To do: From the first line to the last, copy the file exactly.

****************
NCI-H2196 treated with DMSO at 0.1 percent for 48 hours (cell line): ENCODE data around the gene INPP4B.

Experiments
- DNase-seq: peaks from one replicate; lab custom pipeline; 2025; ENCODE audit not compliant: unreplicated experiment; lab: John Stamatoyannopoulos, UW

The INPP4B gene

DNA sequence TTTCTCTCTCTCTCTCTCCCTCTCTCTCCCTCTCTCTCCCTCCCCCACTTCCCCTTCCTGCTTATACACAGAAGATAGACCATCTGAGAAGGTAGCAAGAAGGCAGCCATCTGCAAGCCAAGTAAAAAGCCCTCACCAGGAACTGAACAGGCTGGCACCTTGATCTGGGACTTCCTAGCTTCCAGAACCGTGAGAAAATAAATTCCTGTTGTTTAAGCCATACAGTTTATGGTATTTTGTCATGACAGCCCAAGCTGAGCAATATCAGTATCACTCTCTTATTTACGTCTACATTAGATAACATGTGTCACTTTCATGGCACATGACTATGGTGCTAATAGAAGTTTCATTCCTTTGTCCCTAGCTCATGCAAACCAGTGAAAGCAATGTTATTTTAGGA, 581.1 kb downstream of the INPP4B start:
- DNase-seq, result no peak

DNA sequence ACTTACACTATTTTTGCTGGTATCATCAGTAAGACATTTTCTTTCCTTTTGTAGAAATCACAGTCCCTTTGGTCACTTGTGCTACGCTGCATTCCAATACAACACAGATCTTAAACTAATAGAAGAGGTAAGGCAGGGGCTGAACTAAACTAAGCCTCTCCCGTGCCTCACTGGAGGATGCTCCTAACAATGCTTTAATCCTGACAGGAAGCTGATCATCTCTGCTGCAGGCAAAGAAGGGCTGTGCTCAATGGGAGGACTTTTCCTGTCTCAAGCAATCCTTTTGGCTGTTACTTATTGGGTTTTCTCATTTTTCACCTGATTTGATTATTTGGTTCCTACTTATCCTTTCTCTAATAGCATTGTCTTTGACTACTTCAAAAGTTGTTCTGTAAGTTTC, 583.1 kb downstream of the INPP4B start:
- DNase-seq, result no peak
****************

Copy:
NCI-H2196 treated with DMSO at 0.1 percent for 48 hours (cell line): ENCODE data around the gene INPP4B.

Experiments
- DNase-seq: peaks from one replicate; lab custom pipeline; 2025; ENCODE audit not compliant: unreplicated experiment; lab: John Stamatoyannopoulos, UW

The INPP4B gene

DNA sequence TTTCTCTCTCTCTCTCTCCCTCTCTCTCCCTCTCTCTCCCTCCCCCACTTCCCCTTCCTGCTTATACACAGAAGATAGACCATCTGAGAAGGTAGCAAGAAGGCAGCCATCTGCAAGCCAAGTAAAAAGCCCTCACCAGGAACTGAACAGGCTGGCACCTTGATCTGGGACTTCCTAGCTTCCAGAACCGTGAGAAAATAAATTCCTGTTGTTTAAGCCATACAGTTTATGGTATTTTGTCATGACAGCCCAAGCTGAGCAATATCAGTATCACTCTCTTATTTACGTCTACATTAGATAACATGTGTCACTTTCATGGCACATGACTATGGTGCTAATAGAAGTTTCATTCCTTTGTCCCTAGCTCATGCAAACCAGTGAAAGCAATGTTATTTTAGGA, 581.1 kb downstream of the INPP4B start:
- DNase-seq, result no peak

DNA sequence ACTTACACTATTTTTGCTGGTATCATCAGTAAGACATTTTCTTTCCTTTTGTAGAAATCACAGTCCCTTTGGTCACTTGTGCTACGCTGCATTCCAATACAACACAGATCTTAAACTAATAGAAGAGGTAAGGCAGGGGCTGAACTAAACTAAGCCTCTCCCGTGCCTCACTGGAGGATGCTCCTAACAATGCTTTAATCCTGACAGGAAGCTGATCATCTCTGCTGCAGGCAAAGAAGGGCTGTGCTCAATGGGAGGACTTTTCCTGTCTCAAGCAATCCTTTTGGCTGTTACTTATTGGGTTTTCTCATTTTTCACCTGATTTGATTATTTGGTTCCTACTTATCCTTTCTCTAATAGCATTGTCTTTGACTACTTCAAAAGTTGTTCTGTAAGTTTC, 583.1 kb downstream of the INPP4B start:
- DNase-seq, result no peak